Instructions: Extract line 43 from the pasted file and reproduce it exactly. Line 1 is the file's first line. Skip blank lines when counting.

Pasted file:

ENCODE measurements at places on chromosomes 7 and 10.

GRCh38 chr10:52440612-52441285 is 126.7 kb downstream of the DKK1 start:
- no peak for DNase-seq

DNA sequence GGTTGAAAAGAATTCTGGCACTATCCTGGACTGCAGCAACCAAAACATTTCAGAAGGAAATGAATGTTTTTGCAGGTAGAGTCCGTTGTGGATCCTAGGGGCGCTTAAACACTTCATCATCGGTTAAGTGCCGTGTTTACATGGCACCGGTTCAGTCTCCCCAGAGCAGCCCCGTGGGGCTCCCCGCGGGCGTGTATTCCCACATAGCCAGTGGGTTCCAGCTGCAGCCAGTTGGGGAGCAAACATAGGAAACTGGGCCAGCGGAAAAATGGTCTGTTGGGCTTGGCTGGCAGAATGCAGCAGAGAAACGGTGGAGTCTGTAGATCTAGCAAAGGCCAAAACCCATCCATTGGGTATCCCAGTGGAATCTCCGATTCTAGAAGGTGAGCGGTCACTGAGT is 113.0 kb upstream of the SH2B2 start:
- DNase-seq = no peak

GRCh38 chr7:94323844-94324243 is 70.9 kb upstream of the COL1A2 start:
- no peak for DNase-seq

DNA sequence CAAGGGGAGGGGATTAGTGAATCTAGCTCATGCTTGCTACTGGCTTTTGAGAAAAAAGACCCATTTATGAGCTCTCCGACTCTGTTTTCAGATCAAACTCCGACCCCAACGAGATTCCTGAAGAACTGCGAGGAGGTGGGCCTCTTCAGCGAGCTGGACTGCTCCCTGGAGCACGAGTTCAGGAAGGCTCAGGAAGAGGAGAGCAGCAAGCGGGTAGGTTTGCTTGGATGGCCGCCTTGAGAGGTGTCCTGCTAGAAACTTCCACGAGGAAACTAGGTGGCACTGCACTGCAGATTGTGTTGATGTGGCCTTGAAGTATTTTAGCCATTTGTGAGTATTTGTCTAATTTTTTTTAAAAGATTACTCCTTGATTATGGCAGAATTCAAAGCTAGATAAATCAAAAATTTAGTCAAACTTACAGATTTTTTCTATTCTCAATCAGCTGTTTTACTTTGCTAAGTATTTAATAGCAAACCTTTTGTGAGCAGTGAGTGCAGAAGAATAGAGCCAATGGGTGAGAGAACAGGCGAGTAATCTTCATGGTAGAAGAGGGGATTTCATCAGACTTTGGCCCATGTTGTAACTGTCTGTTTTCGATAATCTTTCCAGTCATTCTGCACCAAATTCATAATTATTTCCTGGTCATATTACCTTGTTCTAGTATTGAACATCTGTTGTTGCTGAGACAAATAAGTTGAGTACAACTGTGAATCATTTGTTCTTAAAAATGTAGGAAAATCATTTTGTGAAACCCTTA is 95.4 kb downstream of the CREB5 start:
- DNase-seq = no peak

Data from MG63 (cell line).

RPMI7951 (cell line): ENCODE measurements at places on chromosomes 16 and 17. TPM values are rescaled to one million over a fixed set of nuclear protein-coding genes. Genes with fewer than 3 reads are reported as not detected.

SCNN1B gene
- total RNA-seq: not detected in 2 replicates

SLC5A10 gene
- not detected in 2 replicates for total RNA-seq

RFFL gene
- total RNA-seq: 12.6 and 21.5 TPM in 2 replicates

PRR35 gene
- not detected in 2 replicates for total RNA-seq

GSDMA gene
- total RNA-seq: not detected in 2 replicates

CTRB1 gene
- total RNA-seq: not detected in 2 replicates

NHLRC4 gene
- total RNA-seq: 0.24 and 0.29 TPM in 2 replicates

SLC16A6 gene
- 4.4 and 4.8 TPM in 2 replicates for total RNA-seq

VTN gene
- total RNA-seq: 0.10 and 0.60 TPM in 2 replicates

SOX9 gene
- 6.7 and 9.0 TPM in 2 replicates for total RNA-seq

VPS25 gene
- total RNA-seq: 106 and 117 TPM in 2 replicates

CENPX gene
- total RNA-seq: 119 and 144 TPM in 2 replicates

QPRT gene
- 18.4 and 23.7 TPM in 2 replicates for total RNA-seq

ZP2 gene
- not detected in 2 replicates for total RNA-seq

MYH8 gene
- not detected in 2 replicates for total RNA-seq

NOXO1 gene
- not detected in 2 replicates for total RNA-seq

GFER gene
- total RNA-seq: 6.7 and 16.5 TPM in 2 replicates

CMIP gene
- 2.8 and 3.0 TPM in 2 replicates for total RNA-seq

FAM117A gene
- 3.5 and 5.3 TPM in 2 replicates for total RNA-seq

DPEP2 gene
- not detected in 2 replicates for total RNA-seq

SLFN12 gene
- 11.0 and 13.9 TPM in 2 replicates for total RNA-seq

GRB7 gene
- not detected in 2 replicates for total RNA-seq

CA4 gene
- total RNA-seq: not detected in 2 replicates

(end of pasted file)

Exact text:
- not detected in 2 replicates for total RNA-seq